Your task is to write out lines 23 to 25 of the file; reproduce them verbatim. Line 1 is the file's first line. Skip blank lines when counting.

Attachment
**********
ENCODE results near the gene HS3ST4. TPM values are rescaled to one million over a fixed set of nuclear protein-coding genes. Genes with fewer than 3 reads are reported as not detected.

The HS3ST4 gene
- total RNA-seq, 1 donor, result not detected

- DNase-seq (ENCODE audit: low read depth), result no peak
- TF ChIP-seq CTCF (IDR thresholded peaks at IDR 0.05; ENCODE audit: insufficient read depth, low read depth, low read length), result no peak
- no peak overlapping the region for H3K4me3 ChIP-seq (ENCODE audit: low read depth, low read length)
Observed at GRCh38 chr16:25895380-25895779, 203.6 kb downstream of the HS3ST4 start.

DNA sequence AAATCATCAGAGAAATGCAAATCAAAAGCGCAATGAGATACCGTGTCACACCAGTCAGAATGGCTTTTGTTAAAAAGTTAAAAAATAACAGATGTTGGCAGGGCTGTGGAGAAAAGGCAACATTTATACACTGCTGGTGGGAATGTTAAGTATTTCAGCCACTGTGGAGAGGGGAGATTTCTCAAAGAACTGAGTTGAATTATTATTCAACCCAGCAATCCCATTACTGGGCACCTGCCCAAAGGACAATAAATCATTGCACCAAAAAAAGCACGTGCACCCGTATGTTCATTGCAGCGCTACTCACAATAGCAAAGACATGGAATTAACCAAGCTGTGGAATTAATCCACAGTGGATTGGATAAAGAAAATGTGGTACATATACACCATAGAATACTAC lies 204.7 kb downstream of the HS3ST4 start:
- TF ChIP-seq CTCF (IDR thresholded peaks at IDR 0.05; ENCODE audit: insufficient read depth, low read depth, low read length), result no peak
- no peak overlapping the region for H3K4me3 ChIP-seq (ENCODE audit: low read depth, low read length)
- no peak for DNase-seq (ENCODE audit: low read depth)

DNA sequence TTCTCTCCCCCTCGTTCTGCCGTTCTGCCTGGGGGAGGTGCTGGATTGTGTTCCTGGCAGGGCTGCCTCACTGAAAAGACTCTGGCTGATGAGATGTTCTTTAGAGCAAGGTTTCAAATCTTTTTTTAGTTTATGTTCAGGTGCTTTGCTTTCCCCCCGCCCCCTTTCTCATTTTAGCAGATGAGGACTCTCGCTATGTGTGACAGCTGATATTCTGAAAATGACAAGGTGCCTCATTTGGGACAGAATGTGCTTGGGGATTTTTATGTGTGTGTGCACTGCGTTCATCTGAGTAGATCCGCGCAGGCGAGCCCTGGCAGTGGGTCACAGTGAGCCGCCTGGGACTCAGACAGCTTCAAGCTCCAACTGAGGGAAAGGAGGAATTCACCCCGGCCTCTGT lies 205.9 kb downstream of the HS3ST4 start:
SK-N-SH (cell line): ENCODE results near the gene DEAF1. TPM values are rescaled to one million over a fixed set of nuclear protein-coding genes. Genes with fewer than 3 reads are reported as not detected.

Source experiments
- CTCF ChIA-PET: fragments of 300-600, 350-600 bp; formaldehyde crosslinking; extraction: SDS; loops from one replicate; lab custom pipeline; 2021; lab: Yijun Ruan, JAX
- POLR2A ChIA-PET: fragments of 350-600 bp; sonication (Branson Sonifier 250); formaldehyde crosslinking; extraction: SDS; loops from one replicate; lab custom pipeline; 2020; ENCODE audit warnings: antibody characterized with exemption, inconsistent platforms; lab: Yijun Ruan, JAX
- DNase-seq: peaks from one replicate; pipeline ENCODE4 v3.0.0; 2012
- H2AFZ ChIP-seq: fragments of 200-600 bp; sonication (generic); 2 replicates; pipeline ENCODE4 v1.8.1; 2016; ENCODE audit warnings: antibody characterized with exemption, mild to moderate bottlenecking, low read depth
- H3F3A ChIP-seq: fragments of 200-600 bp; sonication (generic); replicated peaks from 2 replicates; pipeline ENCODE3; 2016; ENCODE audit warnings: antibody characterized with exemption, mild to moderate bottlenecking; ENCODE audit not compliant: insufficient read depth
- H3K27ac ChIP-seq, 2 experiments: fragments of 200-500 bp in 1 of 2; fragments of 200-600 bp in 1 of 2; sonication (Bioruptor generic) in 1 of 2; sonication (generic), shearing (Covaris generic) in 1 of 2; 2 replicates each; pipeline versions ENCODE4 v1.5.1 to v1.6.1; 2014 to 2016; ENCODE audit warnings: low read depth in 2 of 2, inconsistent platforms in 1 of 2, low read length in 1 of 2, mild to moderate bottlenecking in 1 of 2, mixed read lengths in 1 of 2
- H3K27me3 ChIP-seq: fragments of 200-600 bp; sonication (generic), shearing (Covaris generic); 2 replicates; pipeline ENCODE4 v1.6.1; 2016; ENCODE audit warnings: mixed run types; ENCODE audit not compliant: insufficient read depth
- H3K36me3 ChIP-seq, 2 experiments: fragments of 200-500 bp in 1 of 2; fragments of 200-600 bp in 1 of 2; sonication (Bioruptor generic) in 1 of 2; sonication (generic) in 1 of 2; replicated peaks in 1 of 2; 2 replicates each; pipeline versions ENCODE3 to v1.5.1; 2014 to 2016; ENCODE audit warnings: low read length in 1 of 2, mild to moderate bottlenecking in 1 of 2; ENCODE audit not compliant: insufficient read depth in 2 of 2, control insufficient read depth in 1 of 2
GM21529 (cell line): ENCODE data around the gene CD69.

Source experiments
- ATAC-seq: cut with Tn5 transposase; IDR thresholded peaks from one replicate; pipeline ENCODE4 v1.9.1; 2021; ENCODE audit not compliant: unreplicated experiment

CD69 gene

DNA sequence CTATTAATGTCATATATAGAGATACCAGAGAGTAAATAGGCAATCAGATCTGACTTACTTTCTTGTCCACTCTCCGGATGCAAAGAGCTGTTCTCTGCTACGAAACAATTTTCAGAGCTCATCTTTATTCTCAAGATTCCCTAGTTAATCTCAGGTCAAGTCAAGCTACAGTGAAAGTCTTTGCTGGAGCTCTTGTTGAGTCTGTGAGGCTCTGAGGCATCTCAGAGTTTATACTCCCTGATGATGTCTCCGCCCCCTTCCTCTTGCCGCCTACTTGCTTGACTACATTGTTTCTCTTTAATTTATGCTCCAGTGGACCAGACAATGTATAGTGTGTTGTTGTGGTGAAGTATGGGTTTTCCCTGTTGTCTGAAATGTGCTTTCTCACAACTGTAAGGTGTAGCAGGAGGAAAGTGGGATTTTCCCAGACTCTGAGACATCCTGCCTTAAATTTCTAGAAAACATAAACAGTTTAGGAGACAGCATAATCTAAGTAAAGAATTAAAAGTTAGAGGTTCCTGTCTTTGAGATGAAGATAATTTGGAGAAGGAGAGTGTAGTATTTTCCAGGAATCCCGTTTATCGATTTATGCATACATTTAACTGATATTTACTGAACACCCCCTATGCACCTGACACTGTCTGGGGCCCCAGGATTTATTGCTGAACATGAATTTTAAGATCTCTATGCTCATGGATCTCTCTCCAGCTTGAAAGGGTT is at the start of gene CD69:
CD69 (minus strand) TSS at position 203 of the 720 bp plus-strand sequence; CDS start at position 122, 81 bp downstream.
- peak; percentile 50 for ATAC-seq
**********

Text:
GM21529 (cell line): ENCODE data around the gene CD69.

Source experiments
- ATAC-seq: cut with Tn5 transposase; IDR thresholded peaks from one replicate; pipeline ENCODE4 v1.9.1; 2021; ENCODE audit not compliant: unreplicated experiment